Degree Type

Dissertation

Date of Award

2013

Degree Name

Doctor of Philosophy

Department

Electrical and Computer Engineering

First Advisor

Ratnesh Kumar

Second Advisor

Ahmed E. Kamal

Abstract

The use of wireless sensor networks is essential for the implementation of information and control technologies in precision agriculture. In this thesis, we address the challenges associated with the design of such a network system. We present our design of the network stack for a wireless sensor network used for a precision agriculture application where sensors periodically collect environmental data from spatially distributed locations in the farm-field. The physical (PHY) layer in our network allows multiple power modes in both receive and transmit operations for the purpose of achieving energy savings. We design our medium access control (MAC) layer which uses these multiple power modes to save energy during the wake-up synchronization phase. The network layer is designed to custom fit the needs of the application, namely, reliable collection of data and minimization of the energy consumption. The design of various protocol layers involves a cross-layer design strategy. We present analytical models and simulation studies to compare the energy consumption of our MAC protocol with that of the popular duty-cycle based S-MAC protocol and show that our protocol has better energy efficiency as well as latency in a periodic data collection application operating over a multi-hop network of sensor nodes.

We also study the problem of sensor node localization for a hybrid wireless sensor network, with nodes located both underground (sensor nodes) and above-ground (satellite nodes). We consider two types of ranging measurements (received signal strength and time of arrival) from unmodulated signals transmitted between neighboring sensor nodes and between satellite nodes and sensor nodes. The problems are formulated with the goal of parameter estimation of the joint distribution of the received signal strength and time of arrival of the received signals. First, we arrive at power fading models for various communication scenarios in our network to model the received signal strength in terms of the propagation distance and hence, the participating nodes' location coordinates. We account for the various signal degradation effects such as fading, reflection, transmission, and interference between two signals arriving along different paths. With the same goal, we derive statistical models for the measured time of arrival with the parameters governed by the sensor nodes' location coordinates. The probability distribution of the detected time of arrival of a signal is derived based on rigorous statistical analysis. Then, we formulate maximum likelihood optimization problems to estimate the nodes' location coordinates using the derived statistical models. The results are validated through the implementation of the proposed sensor localization approach in Python using the SciPy optimization package. We also present a sensitivity analysis of the estimates with respect to the soil complex permittivity and magnetic permeability.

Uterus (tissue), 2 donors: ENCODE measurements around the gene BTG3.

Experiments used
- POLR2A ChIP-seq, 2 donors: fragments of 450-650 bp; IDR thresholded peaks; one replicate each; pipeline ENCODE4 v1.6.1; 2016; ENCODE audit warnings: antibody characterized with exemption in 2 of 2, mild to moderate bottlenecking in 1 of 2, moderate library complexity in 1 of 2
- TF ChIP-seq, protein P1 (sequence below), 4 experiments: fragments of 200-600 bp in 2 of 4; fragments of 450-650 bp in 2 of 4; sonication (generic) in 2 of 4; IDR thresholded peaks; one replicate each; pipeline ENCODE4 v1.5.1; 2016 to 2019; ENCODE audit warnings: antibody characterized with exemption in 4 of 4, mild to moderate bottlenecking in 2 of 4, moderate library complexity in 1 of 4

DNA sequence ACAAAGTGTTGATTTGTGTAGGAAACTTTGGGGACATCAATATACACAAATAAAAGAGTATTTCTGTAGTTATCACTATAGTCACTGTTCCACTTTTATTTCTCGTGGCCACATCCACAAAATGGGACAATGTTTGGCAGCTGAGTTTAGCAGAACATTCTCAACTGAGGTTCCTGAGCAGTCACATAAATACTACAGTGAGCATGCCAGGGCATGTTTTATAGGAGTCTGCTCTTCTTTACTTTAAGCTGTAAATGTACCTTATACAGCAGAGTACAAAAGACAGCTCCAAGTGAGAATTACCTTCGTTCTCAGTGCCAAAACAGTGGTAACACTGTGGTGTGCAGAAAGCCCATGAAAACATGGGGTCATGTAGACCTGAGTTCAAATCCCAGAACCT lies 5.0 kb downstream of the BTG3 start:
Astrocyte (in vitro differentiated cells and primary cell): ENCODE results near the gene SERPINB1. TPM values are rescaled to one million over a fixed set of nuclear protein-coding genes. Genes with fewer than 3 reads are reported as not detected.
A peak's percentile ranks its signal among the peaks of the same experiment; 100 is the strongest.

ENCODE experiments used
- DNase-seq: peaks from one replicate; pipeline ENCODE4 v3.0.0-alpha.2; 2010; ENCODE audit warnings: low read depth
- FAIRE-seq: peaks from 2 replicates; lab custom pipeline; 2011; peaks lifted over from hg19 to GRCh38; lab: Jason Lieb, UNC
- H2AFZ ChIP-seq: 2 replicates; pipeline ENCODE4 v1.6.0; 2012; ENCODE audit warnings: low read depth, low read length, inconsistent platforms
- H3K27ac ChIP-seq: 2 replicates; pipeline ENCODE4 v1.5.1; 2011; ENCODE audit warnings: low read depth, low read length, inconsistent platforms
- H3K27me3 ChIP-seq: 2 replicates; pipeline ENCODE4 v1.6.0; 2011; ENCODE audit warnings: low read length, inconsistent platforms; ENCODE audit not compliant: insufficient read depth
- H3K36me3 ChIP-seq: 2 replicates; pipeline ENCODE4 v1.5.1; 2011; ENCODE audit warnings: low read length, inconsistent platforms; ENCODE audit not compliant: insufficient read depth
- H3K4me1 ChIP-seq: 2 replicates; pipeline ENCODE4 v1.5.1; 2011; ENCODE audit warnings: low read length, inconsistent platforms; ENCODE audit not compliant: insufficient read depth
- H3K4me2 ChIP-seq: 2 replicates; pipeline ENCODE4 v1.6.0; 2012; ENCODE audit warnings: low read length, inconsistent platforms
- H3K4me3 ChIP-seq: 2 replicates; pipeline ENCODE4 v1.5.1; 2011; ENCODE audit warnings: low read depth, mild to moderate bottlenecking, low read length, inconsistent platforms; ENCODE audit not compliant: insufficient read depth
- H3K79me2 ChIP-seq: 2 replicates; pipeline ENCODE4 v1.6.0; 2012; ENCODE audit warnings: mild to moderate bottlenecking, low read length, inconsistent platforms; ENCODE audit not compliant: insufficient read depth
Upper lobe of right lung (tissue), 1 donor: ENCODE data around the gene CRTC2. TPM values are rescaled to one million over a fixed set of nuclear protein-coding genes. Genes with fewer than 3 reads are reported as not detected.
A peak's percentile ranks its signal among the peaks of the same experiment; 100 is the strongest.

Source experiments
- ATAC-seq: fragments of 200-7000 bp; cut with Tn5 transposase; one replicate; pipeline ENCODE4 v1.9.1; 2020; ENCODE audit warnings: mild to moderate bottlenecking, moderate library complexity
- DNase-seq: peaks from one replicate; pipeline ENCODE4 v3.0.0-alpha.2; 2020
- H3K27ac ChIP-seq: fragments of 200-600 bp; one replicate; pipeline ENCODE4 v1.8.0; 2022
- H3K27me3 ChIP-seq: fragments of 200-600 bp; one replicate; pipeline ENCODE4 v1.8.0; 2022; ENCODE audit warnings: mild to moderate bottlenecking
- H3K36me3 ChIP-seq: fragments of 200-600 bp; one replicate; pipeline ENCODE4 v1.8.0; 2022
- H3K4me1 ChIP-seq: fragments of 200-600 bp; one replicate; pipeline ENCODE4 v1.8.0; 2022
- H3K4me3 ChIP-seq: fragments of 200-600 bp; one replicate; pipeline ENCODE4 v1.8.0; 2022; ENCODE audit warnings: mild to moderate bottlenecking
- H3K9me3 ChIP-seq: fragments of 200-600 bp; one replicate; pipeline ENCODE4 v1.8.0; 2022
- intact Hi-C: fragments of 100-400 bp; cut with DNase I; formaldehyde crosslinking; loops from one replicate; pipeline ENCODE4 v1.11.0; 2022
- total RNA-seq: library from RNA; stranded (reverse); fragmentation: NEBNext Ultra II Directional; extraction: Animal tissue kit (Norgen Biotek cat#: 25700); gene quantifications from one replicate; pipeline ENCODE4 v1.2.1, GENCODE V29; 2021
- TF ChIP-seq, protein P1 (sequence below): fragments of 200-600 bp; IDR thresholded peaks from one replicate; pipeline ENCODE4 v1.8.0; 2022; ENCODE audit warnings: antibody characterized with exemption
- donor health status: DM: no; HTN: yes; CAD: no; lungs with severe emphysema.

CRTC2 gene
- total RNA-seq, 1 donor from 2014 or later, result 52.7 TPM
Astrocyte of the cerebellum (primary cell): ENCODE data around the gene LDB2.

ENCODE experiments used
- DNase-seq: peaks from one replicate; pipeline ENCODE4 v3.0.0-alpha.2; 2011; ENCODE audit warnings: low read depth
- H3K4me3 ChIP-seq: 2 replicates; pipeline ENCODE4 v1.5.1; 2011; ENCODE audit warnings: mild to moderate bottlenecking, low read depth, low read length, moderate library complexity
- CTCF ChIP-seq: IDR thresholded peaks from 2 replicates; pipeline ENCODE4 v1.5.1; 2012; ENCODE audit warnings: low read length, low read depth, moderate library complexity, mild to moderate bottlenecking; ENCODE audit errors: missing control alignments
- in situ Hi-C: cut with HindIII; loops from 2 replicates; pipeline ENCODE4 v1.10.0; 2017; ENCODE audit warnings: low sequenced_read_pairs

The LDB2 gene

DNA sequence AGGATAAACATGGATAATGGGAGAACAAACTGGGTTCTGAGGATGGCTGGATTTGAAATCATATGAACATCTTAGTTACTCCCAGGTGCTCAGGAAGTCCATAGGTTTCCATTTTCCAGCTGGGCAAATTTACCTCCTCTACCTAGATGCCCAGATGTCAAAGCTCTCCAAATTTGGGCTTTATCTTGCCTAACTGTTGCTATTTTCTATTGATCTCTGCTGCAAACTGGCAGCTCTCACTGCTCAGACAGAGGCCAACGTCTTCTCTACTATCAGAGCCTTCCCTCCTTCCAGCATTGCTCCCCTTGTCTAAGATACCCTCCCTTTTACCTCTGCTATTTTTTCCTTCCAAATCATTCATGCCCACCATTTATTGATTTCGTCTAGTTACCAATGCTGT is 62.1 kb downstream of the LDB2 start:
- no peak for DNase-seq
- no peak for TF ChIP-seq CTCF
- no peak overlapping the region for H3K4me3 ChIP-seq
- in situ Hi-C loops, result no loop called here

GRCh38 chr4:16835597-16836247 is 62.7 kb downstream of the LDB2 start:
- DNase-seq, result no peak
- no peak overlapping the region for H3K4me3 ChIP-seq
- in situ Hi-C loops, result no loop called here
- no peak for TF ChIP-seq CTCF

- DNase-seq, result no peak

The contributions of this work are threefold. We present the system design of a wireless sensor network for use in a large scale deployable periodic data collection application. Next, we develop a thorough performance evaluation of the energy efficiency, throughput and latency of the system and compare with a traditional duty cycle based approach. Finally, we formulate maximum likelihood estimation based frameworks involving received signal power as well as latency measurements to solve the problem of sensor node localization based on relatively cheaper received signal strength measurements and more accurate time of arrival measurements for nodes deployed in multiple physical media (air and soil), and accounting for multi-path effects, signal loss and delays, and Gaussian and Rician fading.

Copyright Owner

Herman Singh Sahota

Language

en

File Format

application/pdf

File Size

116 pages

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